Princeton alum aims to withdraw funding



Princeton alum William Robertson thinks his alma mater is not living up to its motto, and he is prepared to put his money where his mouth is.

Believing that not enough graduates of the university’s Woodrow Wilson School of Public and International Affairs are going on to careers “in the nation’s service,” Robertson is attempting to pull the funding his parents donated to the school more than 40 years ago. Those funds are now worth nearly $600 million.

“Princeton has known for decades that the goal of our foundation is to send students into federal government, and they’ve ignored us,” Robertson said to the Washington Post. “They will lose the money.”

While Robertson has argued that the funds are not being used for their intended purpose, Douglas Eakeley ’68 LAW ’72, Princeton’s attorney in the case, said the large majority of graduates do take government service jobs, even if they are not working directly for the federal government.

The Daily Princetonian reported in 2002 that between 37 and 55 percent of Wilson School graduate students had pursued public service jobs over the last five years.

Doug Gavel, a communications officer at Harvard University’s Kennedy School of Government, said 80 percent of the 2003 graduating class in the school’s masters in public policy program found employment in the public sector.

Robertson could not be reached for comment yesterday.

Eakeley said Robertson does not have the right to remove the money even if he feels the Wilson School is not producing as many government employees as it should. The attorney said Robertson is only one of seven trustees of the Robertson Foundation, which controls the money given to the school. Under the foundation’s Certificate of Incorporation, four of the seven trustees are chosen by Princeton’s president.

“[Robertson] doesn’t have any control over the money,” Eakeley said. “It’s unfortunate that the lawsuit was brought in the first place.”

Princeton is not the only university to have trouble keeping large donors happy.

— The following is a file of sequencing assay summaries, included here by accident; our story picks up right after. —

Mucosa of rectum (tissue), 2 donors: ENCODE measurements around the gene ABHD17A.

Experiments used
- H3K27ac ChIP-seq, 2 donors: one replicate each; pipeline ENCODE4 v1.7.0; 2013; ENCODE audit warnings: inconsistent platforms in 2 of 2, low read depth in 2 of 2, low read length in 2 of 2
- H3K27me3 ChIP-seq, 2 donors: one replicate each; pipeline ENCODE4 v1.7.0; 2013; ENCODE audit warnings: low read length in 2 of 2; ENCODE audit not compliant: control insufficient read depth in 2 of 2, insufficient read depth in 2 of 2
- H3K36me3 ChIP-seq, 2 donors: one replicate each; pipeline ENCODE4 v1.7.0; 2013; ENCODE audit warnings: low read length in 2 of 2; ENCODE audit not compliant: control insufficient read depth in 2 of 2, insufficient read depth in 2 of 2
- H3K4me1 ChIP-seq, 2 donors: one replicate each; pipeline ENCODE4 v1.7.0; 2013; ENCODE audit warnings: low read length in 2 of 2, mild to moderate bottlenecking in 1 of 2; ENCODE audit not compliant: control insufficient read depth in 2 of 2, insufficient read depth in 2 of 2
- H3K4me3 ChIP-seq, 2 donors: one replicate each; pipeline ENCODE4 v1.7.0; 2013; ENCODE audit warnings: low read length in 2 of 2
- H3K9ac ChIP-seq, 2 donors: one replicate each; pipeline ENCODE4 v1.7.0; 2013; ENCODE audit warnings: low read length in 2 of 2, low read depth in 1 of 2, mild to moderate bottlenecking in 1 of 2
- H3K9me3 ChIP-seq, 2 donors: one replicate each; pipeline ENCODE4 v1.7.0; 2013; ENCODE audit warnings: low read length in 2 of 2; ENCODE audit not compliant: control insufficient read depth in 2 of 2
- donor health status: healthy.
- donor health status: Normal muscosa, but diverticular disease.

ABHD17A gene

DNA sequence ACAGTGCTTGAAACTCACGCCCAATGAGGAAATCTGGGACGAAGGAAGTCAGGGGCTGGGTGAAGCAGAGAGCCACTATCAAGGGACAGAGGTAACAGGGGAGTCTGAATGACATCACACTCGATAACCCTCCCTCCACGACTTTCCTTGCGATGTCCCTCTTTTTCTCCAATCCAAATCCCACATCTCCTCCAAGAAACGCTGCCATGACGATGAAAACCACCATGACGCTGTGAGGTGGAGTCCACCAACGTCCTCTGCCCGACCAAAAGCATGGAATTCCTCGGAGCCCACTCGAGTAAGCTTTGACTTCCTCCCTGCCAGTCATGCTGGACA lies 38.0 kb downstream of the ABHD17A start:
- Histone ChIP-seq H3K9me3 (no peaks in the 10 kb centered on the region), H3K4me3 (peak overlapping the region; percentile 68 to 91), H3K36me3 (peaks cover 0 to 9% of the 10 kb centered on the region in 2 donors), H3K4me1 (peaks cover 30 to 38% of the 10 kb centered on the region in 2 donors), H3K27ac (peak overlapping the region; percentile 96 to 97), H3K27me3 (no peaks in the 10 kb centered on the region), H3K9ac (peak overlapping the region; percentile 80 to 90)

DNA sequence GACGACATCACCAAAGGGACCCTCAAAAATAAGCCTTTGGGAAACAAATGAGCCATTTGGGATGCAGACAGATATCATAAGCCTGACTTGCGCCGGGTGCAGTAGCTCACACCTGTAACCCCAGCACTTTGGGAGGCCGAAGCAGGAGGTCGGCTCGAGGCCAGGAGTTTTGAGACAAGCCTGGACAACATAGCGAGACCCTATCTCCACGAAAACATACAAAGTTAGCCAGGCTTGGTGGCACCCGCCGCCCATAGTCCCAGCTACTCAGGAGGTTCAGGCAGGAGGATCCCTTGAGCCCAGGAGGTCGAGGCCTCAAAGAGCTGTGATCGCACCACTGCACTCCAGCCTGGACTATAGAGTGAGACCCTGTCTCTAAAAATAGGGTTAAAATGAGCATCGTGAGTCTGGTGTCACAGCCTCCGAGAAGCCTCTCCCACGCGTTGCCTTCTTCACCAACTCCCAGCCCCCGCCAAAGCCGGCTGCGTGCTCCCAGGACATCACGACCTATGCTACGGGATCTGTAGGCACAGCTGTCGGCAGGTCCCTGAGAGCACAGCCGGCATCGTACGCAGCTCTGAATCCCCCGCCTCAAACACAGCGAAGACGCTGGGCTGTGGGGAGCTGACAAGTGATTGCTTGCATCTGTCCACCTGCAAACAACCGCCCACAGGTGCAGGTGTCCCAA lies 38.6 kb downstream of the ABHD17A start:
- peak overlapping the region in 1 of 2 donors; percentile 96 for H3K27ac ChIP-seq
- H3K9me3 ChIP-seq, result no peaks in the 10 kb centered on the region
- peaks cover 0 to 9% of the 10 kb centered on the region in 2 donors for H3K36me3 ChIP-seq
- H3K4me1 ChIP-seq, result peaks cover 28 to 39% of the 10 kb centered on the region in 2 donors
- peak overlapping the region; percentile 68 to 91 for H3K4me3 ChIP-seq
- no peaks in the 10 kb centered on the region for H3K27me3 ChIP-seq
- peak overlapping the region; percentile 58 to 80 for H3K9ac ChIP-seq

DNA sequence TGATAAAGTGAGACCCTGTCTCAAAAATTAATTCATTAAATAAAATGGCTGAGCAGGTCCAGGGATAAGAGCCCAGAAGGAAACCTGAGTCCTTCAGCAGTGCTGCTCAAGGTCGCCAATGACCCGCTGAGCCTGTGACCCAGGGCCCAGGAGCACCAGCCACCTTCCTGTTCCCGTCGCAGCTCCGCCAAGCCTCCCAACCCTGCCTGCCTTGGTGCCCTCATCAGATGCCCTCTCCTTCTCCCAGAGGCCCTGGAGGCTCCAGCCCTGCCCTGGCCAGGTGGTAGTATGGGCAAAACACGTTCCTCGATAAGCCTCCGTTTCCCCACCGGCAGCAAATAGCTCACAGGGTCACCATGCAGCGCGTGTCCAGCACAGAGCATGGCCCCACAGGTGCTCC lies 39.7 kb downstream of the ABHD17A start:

In 1991, Lee Bass ’79 gave Yale $20 million to implement a Western Civilization program. Full implementation of the program was delayed by turnover at the top of Yale’s administration, as Yale had three different presidents and three different college deans in three years, Yale emeritus history professor Gaddis Smith ’54 said. Five professorships had been endowed and senior faculty members were named to the posts, but the new courses had yet to be designed and assistant professors still had to be named. But Bass said he wanted approval of the assistant professors.

Yale administrators said this violated the idea of academic freedom, so they returned the funds with interest.

Yale also bungled a proposed gift from Edward Harkness 1897, who offered to donate funds for the development of a residential college system at the University. When Yale’s president at the time delayed making a decision, Harkness took his gift to Harvard. Eventually, Yale apologized and Harkness agreed to fund the University’s first residential colleges.

While Yale has had past problems with gifts, Princeton’s case with Robertson is just beginning. Eakeley said the trial will not occur until October 2004. He said he anticipates moving for summary judgment in the case, but the judge is requiring both sides to do discovery first.

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